I’ll be taking a little post-election time off, but will return with all-new blogs, columns, TV appearances and the rest starting Nov. 19. Make sure nothing big happens while I’m gone!
PHILADELPHIA — This time around, there’s way more than a dime’s difference between the two political parties.
So this is what the national stage looks like. The scene that confronted Nevada state Sen. Ruben Kihuen Thursday was daunting: Striding out from the wings onto the stage of the Democratic National Convention, toward a lonely podium on the lip of a circular stage ringed with stars.
Harry Reid finally said goodbye. Nevada’s retiring senior senator — notorious for ending phone calls without signing off — spoke for the final time as a top elected official to a Democratic presidential convention Wednesday.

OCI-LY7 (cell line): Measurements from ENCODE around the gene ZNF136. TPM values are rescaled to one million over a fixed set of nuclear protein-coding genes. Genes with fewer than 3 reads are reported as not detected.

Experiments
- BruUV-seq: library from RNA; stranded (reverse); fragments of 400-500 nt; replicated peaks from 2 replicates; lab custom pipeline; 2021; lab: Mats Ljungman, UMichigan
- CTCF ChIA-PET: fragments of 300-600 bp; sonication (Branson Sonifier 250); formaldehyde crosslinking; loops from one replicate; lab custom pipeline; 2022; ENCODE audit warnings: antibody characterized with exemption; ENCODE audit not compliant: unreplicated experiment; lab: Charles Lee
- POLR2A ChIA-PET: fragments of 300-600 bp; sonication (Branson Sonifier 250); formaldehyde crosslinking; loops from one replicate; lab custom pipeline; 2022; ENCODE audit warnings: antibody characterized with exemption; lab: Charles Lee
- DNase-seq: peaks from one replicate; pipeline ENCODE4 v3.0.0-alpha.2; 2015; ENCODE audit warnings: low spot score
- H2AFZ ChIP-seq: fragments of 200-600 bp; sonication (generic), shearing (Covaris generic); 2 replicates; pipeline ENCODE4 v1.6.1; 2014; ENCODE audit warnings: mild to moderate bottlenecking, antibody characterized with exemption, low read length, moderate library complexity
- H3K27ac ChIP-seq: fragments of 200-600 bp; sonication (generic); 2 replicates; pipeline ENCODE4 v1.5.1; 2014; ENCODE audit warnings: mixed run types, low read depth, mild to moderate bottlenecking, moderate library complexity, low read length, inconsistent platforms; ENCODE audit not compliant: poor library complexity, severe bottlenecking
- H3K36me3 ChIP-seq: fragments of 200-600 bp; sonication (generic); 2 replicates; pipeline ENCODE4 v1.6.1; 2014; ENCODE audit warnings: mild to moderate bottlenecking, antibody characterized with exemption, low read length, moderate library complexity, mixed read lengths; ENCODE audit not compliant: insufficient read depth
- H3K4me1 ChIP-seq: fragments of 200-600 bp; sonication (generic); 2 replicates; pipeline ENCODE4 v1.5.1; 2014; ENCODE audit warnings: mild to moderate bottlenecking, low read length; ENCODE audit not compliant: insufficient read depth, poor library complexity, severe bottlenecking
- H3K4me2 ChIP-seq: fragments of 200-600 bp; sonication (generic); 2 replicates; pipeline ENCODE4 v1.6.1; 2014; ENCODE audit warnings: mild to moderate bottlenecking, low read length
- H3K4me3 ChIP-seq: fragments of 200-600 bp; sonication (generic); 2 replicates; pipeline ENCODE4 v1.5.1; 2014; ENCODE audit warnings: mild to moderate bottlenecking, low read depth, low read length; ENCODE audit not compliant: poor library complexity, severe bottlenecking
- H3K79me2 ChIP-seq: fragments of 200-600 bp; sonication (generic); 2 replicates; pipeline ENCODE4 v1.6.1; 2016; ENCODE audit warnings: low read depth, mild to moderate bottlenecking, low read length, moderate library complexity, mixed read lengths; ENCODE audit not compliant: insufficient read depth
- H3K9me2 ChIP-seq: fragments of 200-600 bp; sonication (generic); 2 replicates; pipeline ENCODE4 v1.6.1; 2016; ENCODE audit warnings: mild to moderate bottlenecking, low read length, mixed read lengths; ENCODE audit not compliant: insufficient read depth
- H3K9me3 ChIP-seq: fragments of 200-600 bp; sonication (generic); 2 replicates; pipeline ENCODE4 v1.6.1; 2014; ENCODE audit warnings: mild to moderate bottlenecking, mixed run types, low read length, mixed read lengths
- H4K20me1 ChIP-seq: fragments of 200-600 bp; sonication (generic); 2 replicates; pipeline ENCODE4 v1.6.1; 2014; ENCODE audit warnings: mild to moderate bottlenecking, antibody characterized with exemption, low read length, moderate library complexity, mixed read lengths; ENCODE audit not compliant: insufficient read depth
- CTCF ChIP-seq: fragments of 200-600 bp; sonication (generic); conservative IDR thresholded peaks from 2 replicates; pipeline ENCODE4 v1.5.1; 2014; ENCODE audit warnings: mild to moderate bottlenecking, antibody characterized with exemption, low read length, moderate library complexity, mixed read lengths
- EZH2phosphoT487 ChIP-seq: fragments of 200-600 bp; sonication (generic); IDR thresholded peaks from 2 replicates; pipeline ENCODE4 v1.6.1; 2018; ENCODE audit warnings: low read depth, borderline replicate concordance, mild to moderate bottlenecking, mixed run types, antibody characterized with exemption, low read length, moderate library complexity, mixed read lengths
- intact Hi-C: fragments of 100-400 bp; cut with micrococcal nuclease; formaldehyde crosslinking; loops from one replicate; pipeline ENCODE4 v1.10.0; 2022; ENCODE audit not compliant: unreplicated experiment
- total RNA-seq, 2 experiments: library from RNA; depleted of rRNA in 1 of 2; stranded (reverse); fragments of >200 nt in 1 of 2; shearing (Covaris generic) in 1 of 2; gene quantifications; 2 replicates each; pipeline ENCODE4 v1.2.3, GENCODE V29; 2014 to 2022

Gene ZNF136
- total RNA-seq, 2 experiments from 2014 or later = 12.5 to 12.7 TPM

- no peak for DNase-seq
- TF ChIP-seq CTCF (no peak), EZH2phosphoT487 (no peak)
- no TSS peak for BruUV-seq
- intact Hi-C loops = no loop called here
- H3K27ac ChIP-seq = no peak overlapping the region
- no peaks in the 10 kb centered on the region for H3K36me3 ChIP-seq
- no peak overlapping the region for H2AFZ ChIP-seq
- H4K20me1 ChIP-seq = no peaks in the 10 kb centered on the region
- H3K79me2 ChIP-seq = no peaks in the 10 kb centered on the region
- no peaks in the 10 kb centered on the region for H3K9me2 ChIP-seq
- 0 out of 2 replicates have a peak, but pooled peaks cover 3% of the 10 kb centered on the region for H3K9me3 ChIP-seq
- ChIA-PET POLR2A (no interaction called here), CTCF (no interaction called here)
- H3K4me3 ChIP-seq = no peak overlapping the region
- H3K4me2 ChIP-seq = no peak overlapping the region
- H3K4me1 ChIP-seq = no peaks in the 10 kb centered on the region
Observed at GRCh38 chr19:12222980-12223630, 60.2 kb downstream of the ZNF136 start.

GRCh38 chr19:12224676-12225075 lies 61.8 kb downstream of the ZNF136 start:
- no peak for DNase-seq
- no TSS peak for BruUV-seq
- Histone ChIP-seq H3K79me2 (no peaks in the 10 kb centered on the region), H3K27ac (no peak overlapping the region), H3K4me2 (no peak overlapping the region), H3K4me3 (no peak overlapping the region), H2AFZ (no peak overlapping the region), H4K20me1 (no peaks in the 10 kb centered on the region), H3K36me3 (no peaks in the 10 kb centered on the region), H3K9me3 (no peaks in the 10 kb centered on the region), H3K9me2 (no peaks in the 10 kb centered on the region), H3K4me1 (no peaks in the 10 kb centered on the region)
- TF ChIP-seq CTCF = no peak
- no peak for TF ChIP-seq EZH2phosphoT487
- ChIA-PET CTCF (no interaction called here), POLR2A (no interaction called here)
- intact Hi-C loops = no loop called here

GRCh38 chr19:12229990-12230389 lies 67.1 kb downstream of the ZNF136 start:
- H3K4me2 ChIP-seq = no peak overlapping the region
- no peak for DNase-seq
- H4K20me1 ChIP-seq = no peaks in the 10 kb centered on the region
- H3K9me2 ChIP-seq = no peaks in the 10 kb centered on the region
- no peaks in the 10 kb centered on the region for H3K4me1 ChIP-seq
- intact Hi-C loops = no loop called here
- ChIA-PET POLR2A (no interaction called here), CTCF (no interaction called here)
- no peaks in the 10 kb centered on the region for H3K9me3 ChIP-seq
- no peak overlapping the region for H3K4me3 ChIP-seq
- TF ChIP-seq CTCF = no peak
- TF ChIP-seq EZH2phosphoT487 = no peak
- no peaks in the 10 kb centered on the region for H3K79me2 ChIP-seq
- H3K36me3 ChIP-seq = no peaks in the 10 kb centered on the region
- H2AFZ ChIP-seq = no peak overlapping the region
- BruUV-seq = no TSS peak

If you put politics aside for a moment, you could appreciate Tuesday’s events at the 2016 Democratic National Convention for what they were: the nomination of the first woman to head a major-party ticket in American history.
The long ride down Philadelphia’s Broad Street is just a short hike compared to the rift that still exists between supporters of Bernie Sanders and presumptive Democratic presidential nominee Hillary Clinton.
As the party prepares to convene in the birthplace of democracy, it faces dangers from within and without that threaten to destroy its chances to govern at a time of uncertainty, upheaval and unpredictability.
Each day at a national political convention is like a new chapter in a book; the new builds upon the old, but the words of the past are quickly forgotten.